News Releases

Media Bulletin - Manitoba

November 29, 2018


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Some Areas Still Exceed Canadian Council of Ministers of the Environment Guidelines

Manitoba Sustainable Development advises that retesting of soil from dozens of areas around central Winnipeg has found a significant decrease in the level of lead found in the soil compared to similar testing done in the 1980s and in 2007-08.  This latest round of testing has confirmed there are some areas that still exceed the guidelines for lead in soil, but the risk to the public is low.

Following the results from two studies done in the Weston area of Winnipeg in 1981 and 2007-08 that showed multiple areas exceeded the Canadian Council of Ministers of the Environment (CCME) guideline of 140 parts per million (ppm) for lead in soil, the province retested many of the same areas.  The CCME guidelines are national reference levels used to trigger further assessment of potential human exposures to the soil.

A total of 17 school yards were also sampled, and all but one were found to be well below the CCME guidelines, with lead levels ranging from 11.5 to 97.5 ppm. 

Previous studies found a number of samples from the soil at Weston School greatly exceeded CCME guidelines.  Retesting found the levels at Weston School have dropped substantially, but on average are still higher than the guideline of 140 ppm.  The average concentration has now dropped to 219.3 ppm, compared to 463 ppm in 2007.  Readings at Weston School ranged from 96.3 to 446 ppm.

Further testing of 20 parks and playgrounds found that 19 of the areas were well below the CCME guidelines, and only one park, Westview Park, showed levels above the guideline.  The sample from Westview Park, in the Sargent Park area, was found to have a level of 439 ppm.  Westview Park is a former landfill, converted to greenspace.

No exceedances were found in the Wolseley-Minto or Riverview-Lord Roberts areas.  A single sample in the Glenelm-Chalmers area exceeded the guideline, but only by one ppm.  Though the level of lead in soil in Point Douglas also declined significantly from previous levels, nine of the 22 samples showed levels of lead above the CCME guideline, in amounts ranging from 150 to 755 ppm.

The risk of health effects related to lead in soil is very low.  It should be noted the guideline of 140 ppm is based on year-round exposure.  With Manitoba’s climate, soil is covered or frozen, meaning the risk of exposure to lead in soil is present for only part of the year.  At the current time, with the snow cover and frozen ground, the risk of exposure to lead in soil is negligible. 

The source of lead in soil contamination may have been exhaust from cars burning leaded gasoline before the switch to unleaded fuel.  Many of the areas with heavier concentrations are also near areas with heavy traffic volumes.  Other common sources of lead in soil are lead in paint from older homes (usually near houses or fences) and lead in soil deposited from industrial sources.  These sources of lead exposures are present in many urban centres and may be present in other parts of Winnipeg as well.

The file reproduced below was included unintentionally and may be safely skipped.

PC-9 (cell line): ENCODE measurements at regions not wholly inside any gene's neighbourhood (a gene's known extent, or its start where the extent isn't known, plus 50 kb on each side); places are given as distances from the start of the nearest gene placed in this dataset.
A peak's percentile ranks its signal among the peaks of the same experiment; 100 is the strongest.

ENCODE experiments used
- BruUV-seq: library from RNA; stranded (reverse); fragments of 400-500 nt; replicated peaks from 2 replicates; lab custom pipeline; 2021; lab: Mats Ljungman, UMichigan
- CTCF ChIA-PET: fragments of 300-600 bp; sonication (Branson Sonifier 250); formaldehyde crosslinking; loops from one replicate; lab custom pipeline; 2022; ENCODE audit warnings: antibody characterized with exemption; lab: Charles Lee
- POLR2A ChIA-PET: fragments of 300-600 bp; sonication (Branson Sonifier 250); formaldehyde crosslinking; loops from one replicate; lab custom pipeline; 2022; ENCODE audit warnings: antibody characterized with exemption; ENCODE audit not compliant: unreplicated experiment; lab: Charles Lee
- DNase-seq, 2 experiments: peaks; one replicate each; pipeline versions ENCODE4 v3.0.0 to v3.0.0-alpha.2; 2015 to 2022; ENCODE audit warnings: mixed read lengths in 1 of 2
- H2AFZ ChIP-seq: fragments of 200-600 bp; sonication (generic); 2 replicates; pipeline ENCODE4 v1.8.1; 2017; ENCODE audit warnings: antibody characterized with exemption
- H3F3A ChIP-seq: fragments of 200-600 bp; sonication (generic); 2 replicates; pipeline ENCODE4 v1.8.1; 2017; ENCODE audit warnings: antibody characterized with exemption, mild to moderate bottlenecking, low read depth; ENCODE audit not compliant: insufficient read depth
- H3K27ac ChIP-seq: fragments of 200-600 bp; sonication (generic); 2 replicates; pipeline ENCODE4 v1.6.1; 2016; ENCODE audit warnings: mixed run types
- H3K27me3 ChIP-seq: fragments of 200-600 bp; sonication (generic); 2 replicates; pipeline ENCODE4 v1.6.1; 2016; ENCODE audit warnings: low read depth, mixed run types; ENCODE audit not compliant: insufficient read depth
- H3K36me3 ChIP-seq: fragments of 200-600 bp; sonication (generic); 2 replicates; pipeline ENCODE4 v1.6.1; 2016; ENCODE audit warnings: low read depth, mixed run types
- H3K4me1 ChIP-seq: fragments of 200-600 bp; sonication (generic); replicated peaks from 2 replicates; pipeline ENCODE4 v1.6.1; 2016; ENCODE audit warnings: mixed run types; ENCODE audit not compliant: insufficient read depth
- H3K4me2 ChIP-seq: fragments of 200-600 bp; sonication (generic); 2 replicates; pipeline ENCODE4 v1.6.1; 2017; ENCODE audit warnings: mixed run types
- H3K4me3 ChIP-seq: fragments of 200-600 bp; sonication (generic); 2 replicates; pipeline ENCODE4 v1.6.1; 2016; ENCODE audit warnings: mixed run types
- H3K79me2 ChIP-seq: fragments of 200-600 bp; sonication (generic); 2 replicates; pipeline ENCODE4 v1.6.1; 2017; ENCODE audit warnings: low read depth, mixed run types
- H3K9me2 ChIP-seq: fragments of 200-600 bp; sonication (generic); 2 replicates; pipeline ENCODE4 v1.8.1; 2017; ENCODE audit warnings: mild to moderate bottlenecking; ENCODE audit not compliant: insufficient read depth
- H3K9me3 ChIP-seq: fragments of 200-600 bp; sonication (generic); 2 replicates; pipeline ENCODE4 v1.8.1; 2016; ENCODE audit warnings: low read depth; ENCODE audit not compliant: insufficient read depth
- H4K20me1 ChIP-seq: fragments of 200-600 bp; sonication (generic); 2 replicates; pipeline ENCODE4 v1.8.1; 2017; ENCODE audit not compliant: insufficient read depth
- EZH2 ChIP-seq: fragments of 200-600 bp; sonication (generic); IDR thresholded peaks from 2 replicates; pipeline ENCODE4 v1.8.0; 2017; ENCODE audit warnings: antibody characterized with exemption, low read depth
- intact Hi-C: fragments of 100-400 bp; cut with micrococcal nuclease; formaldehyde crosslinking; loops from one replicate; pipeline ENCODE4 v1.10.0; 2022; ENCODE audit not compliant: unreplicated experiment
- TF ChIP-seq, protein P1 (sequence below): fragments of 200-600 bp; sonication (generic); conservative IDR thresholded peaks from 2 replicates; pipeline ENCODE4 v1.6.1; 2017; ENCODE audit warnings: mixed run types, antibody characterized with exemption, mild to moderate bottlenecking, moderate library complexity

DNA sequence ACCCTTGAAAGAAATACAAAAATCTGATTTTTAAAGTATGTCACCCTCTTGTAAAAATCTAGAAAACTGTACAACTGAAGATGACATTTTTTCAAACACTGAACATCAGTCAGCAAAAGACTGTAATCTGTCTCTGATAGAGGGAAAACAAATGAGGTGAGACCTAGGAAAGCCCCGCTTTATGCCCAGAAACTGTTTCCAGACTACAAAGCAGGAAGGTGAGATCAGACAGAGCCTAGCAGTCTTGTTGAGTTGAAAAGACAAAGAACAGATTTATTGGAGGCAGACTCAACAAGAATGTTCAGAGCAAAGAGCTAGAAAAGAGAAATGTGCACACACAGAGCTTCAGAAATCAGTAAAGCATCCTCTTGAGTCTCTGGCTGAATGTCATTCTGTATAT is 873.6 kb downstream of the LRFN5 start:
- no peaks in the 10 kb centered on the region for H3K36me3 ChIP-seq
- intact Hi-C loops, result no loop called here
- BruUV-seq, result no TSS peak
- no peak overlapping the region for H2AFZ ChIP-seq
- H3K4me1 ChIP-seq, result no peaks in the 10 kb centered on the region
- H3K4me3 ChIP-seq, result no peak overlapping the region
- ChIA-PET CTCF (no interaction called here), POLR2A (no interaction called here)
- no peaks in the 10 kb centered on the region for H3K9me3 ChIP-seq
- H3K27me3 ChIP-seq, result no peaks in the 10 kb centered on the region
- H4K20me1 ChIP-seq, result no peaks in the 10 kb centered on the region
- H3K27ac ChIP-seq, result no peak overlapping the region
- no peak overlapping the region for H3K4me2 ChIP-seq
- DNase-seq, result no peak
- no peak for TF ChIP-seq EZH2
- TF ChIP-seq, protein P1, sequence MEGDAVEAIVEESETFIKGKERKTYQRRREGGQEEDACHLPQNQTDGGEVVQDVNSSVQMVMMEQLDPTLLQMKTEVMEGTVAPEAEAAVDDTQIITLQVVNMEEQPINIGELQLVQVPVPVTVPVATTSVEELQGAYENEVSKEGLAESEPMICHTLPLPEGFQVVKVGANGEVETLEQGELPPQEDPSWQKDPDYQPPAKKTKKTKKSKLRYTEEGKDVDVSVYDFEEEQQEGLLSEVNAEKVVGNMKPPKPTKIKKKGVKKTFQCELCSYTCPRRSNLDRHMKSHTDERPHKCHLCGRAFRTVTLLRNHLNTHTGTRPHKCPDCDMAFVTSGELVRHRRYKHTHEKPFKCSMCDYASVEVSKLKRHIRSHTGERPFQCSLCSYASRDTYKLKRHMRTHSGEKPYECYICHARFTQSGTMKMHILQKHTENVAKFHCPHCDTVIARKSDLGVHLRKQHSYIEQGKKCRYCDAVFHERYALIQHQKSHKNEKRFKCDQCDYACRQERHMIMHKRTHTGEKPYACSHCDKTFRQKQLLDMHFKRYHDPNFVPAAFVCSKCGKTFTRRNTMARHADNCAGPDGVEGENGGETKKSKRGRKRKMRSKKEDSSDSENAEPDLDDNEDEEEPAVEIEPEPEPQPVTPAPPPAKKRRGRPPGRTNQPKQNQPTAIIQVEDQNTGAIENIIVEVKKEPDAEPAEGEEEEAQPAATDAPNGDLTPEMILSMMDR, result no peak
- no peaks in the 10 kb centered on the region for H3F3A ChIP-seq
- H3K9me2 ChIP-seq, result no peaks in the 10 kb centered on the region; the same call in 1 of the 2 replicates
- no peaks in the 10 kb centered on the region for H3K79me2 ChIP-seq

There can be some risks associated with eating food grown in soil with high lead content, particularly if soil is consumed.  Manitobans are reminded to thoroughly wash and peel vegetables they grow in their gardens before eating, to wear gloves when gardening and to wash their hands after coming into contact with soil.  People in areas with higher lead concentrations may want to use a raised garden and regularly replenish the soil.  There is a link below to a provincial fact sheet about gardening and soil contaminants offers information for all Manitobans on how to manage the risk of lead in gardening soil.

Manitoba Sustainable Development and Manitoba Health, Seniors and Active Living are in the process of analyzing the results which were received earlier this week.  Initial results for areas with increased lead in soil will be made available online soon.  Staff from Public Health and Manitoba Sustainable Development are connecting with the school divisions, City of Winnipeg and the communities with increased levels of lead in the soil.  Further discussions will occur over the winter months to identify any additional actions that may be suggested prior to spring.

Lead exposure may also come from other sources, such as lead paint in older buildings or lead service lines supplying drinking water.  These exposures can pose a greater risk than lead in soil.

More information on other lead exposures and precautions related to contaminated soil can be found at and

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